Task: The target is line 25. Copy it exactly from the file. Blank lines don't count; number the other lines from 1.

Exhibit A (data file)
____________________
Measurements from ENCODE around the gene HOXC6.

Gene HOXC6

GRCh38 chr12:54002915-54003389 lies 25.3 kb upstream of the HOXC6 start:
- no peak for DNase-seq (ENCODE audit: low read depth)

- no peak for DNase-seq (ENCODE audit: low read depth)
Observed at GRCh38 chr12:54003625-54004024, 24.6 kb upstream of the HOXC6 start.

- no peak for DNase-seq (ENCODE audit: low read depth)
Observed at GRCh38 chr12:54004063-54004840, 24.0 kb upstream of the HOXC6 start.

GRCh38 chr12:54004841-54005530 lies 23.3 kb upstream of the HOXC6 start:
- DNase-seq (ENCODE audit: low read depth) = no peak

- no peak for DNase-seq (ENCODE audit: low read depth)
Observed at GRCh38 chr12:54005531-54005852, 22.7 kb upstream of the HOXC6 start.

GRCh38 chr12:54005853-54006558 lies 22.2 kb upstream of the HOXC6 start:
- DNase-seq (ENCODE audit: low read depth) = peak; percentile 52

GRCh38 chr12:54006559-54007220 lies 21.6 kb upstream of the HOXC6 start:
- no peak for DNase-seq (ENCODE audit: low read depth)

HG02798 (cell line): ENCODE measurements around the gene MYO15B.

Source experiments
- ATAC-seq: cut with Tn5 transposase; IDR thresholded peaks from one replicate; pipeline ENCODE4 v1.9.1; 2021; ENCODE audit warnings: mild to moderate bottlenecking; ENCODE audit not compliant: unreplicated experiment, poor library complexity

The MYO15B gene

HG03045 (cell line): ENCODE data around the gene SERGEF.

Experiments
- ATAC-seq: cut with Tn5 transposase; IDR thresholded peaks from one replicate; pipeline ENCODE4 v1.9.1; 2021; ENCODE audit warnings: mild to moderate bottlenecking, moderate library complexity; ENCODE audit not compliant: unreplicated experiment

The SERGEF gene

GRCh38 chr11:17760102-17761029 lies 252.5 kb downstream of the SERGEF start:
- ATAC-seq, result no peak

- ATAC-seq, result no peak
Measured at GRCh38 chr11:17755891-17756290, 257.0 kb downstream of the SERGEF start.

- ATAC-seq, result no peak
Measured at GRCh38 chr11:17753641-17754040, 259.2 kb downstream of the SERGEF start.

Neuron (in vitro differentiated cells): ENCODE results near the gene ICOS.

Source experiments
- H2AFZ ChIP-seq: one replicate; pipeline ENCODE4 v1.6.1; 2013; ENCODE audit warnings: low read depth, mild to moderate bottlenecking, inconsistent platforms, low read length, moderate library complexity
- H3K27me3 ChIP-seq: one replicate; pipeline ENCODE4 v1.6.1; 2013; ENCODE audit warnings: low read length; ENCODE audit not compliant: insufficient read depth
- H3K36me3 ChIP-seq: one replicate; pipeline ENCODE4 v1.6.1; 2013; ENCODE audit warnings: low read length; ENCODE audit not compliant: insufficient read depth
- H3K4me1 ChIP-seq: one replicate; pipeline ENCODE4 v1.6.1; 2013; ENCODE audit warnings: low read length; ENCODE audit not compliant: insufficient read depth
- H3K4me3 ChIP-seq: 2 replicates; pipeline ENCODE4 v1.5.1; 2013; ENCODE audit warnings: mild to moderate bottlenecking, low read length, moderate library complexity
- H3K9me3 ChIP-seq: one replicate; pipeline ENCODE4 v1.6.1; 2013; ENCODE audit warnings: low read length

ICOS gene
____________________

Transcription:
GRCh38 chr11:17760102-17761029 lies 252.5 kb downstream of the SERGEF start: